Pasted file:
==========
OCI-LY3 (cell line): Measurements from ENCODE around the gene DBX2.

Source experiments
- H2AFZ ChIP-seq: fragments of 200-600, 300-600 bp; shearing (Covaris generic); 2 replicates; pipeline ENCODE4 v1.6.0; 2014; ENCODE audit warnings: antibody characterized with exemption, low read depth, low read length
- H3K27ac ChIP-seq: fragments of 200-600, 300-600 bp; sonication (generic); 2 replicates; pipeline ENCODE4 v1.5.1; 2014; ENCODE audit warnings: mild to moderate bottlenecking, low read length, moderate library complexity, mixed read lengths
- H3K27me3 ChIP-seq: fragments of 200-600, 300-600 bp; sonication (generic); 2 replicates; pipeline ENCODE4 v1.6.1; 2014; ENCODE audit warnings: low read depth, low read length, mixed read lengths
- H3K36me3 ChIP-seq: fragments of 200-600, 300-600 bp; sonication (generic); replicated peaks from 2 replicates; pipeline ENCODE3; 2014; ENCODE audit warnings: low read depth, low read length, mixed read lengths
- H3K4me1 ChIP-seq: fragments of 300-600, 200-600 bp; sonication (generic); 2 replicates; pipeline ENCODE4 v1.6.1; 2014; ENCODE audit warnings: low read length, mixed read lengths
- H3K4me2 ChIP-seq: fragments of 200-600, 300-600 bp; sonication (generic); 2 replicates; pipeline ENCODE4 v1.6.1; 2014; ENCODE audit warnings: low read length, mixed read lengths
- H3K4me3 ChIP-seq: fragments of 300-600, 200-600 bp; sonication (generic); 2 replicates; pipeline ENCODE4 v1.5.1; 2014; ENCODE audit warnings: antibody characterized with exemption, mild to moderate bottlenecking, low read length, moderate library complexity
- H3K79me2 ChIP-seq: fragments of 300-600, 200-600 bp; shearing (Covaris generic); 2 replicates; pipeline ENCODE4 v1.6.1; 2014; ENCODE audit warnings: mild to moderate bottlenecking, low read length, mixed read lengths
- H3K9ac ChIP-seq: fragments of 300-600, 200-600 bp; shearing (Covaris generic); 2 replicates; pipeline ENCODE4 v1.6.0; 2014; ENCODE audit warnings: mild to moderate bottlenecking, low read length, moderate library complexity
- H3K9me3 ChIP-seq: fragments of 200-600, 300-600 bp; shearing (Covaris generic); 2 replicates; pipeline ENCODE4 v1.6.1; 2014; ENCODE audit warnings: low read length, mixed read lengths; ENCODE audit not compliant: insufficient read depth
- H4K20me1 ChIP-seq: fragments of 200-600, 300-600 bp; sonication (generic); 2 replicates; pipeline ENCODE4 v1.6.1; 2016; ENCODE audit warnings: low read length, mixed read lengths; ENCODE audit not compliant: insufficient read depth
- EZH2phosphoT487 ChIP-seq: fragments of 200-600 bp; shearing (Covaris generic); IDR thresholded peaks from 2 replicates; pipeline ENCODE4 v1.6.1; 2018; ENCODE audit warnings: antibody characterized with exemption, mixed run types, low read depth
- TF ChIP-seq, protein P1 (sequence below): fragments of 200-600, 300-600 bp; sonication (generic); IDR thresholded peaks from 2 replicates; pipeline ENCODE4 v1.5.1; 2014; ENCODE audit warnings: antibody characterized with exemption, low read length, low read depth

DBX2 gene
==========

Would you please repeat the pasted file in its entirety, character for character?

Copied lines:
OCI-LY3 (cell line): Measurements from ENCODE around the gene DBX2.

Source experiments
- H2AFZ ChIP-seq: fragments of 200-600, 300-600 bp; shearing (Covaris generic); 2 replicates; pipeline ENCODE4 v1.6.0; 2014; ENCODE audit warnings: antibody characterized with exemption, low read depth, low read length
- H3K27ac ChIP-seq: fragments of 200-600, 300-600 bp; sonication (generic); 2 replicates; pipeline ENCODE4 v1.5.1; 2014; ENCODE audit warnings: mild to moderate bottlenecking, low read length, moderate library complexity, mixed read lengths
- H3K27me3 ChIP-seq: fragments of 200-600, 300-600 bp; sonication (generic); 2 replicates; pipeline ENCODE4 v1.6.1; 2014; ENCODE audit warnings: low read depth, low read length, mixed read lengths
- H3K36me3 ChIP-seq: fragments of 200-600, 300-600 bp; sonication (generic); replicated peaks from 2 replicates; pipeline ENCODE3; 2014; ENCODE audit warnings: low read depth, low read length, mixed read lengths
- H3K4me1 ChIP-seq: fragments of 300-600, 200-600 bp; sonication (generic); 2 replicates; pipeline ENCODE4 v1.6.1; 2014; ENCODE audit warnings: low read length, mixed read lengths
- H3K4me2 ChIP-seq: fragments of 200-600, 300-600 bp; sonication (generic); 2 replicates; pipeline ENCODE4 v1.6.1; 2014; ENCODE audit warnings: low read length, mixed read lengths
- H3K4me3 ChIP-seq: fragments of 300-600, 200-600 bp; sonication (generic); 2 replicates; pipeline ENCODE4 v1.5.1; 2014; ENCODE audit warnings: antibody characterized with exemption, mild to moderate bottlenecking, low read length, moderate library complexity
- H3K79me2 ChIP-seq: fragments of 300-600, 200-600 bp; shearing (Covaris generic); 2 replicates; pipeline ENCODE4 v1.6.1; 2014; ENCODE audit warnings: mild to moderate bottlenecking, low read length, mixed read lengths
- H3K9ac ChIP-seq: fragments of 300-600, 200-600 bp; shearing (Covaris generic); 2 replicates; pipeline ENCODE4 v1.6.0; 2014; ENCODE audit warnings: mild to moderate bottlenecking, low read length, moderate library complexity
- H3K9me3 ChIP-seq: fragments of 200-600, 300-600 bp; shearing (Covaris generic); 2 replicates; pipeline ENCODE4 v1.6.1; 2014; ENCODE audit warnings: low read length, mixed read lengths; ENCODE audit not compliant: insufficient read depth
- H4K20me1 ChIP-seq: fragments of 200-600, 300-600 bp; sonication (generic); 2 replicates; pipeline ENCODE4 v1.6.1; 2016; ENCODE audit warnings: low read length, mixed read lengths; ENCODE audit not compliant: insufficient read depth
- EZH2phosphoT487 ChIP-seq: fragments of 200-600 bp; shearing (Covaris generic); IDR thresholded peaks from 2 replicates; pipeline ENCODE4 v1.6.1; 2018; ENCODE audit warnings: antibody characterized with exemption, mixed run types, low read depth
- TF ChIP-seq, protein P1 (sequence below): fragments of 200-600, 300-600 bp; sonication (generic); IDR thresholded peaks from 2 replicates; pipeline ENCODE4 v1.5.1; 2014; ENCODE audit warnings: antibody characterized with exemption, low read length, low read depth

DBX2 gene